Book Report: Outliers

Malcolm Gladwell has called his latest book, Outliers: The Story of Success, an apology for his own success.  While that’s accurate, it also sells the ideas in Outliers short.  Really, it is about how big a role chance opportunity plays in being successful.  It’s actually a little scary when you think about it, but ultimately it makes some pretty compelling arguments that often minor changes in approach can have huge impacts on outcome.

My favorite stories from the book, which is just as good if not better than The Tipping Point:

  • An overwhelming majority of elite Canadian hockey players, around 70%, were born in January, February, and March.  Why?  Because the cutoff birthday for kiddie leagues is January first and players identified as being better at early ages who then get the benefit of access to better training aren’t really better, they more physically developed than their competition because they are slightly older.  Gladwell argues that if Canada would create multiple kiddie leagues more finely separated by age, they would have more elite hockey players.  As an added bonus, the same trend proved true in other countries with other sports.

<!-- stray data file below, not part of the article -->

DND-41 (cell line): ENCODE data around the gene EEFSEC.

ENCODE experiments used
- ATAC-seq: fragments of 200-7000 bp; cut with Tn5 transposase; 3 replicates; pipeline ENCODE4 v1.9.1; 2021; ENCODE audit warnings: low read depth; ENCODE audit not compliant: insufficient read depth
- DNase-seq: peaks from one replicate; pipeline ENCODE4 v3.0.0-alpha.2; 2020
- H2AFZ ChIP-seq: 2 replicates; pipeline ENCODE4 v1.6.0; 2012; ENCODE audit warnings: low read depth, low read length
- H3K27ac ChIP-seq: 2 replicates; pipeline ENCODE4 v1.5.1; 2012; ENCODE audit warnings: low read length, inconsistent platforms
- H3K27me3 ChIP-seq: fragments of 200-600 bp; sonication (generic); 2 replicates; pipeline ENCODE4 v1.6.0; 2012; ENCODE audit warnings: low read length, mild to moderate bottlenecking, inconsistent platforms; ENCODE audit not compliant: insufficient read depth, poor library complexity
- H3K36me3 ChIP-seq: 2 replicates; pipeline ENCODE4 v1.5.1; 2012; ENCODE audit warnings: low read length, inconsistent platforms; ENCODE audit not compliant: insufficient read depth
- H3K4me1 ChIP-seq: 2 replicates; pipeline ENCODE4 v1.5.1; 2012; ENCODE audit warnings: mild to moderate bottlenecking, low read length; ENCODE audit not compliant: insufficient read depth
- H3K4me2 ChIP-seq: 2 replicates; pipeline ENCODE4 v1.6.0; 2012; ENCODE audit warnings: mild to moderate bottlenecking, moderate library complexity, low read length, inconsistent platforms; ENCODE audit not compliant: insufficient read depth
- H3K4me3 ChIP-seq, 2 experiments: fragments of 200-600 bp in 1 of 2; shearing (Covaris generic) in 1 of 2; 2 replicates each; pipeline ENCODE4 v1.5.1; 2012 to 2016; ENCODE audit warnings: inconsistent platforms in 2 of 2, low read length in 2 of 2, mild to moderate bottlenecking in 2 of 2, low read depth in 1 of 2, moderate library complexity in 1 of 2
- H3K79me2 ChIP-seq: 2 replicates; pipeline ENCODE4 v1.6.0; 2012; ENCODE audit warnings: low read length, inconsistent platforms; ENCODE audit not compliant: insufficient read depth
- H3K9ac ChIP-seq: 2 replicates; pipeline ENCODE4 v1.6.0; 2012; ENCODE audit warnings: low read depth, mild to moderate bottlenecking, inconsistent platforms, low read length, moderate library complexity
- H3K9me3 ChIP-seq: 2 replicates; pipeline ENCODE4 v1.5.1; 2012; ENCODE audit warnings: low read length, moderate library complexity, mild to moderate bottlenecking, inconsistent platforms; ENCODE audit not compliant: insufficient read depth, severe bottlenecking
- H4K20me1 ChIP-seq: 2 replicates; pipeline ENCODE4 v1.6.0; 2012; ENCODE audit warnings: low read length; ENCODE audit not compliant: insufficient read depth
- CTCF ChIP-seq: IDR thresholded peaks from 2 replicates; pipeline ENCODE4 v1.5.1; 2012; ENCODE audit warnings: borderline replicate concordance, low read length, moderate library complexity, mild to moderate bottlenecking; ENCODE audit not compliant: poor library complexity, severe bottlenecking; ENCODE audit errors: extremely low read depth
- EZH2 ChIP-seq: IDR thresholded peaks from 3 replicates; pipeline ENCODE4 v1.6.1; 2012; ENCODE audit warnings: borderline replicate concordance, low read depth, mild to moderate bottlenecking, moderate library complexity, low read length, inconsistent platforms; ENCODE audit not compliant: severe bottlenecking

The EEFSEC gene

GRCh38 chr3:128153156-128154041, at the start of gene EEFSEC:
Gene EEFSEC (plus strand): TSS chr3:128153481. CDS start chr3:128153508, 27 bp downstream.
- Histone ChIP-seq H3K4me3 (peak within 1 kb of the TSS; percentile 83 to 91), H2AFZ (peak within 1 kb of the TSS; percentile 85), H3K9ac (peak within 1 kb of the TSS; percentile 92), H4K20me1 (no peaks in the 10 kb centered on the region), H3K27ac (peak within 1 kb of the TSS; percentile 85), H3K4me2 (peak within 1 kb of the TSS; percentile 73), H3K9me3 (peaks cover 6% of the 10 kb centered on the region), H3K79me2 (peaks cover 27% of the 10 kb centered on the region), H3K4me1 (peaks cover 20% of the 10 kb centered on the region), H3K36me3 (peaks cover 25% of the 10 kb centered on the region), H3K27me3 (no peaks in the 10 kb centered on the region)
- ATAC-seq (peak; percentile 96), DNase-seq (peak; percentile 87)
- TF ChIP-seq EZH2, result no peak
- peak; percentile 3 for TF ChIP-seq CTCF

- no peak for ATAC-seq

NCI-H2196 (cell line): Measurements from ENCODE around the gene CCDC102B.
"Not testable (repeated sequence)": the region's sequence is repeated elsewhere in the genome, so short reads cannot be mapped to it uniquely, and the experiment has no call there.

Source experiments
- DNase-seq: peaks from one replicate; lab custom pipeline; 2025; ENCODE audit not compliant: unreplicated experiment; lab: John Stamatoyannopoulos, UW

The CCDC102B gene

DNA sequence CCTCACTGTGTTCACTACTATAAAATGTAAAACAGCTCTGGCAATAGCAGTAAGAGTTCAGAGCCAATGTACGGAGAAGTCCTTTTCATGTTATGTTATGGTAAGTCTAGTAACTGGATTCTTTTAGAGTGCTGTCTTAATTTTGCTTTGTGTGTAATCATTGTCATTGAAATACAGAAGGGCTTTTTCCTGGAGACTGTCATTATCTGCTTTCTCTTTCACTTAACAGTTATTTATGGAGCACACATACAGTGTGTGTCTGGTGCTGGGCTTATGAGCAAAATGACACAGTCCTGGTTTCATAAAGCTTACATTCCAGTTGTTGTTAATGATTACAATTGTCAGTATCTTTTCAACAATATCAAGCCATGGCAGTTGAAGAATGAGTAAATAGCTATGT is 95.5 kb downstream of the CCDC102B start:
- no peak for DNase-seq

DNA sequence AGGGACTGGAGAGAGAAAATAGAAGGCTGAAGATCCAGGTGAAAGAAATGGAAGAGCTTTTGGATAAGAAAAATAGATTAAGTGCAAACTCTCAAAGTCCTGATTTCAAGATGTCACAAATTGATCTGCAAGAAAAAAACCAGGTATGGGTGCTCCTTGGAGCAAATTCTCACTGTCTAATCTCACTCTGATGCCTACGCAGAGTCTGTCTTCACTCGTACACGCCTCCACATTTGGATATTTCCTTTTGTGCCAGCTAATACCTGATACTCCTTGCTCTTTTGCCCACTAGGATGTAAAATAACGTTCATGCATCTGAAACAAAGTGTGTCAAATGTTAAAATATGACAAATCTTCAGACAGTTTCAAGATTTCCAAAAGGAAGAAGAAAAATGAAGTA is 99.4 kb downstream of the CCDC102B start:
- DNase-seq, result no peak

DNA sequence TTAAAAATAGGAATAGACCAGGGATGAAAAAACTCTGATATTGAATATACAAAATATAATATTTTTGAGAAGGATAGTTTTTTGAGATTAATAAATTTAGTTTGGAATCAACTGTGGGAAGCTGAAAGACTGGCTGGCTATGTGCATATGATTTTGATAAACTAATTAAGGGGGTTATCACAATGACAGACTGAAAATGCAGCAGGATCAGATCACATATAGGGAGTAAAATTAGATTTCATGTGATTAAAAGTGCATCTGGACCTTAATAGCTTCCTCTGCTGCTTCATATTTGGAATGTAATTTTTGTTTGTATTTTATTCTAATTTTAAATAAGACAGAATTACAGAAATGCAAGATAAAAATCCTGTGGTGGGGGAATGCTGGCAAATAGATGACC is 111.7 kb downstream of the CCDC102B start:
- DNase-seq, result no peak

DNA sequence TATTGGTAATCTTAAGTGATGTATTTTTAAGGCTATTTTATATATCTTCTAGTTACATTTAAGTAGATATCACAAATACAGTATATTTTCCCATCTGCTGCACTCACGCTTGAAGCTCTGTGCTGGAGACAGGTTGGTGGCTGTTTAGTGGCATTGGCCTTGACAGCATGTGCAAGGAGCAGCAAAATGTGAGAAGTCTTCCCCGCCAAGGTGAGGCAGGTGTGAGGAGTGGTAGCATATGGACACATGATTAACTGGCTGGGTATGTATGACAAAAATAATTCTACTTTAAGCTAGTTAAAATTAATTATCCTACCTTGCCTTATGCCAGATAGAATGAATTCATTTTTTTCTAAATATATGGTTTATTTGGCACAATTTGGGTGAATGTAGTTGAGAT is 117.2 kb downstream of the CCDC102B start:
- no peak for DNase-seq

• In the late 1960’s, you were lucky if there was a computer terminal in your city, let alone at your high school.  Do you know who’s high school had one?  Bill Gates’, that’s who.  By logging hours and hours of computer time as a teen, he became an expert at writing computer software at just the right time to change the world.  Gladwell’s rough estimate is that you need 10,000 hours of training to be really good at something and Gates got that on software engineering before Paul Allen got on the plane to New Mexico to lead to Microsoft’s first sale.
  • A study that followed the same Baltimore school children from 1st through 5th grades and tested their progress in both June (at the end of the year) and September (at the beginning of the year) found that students learned the same throughout the year but socioeconomically disadvantaged kids learned very little or lost knowledge over the summers where their financially better off peers continued to gain knowledge.  Gladwell presumes this is because rich parents can afford to put their kids in summer programs while poor parents can’t and that if we adjusted the school year, which was set up in an era where most American’s were farmers and needed summers off to tend to land, so that it had fewer breaks we’d ultimately have more kids from low socioeconomic families in college.

There are many more examples like these in this great read and all point to the importance of access and when someone gets that access, as contributors to things going well for someone.  It has made me think carefully about the things I expose my 7 year old to, but also how I involve others in my decision making process.

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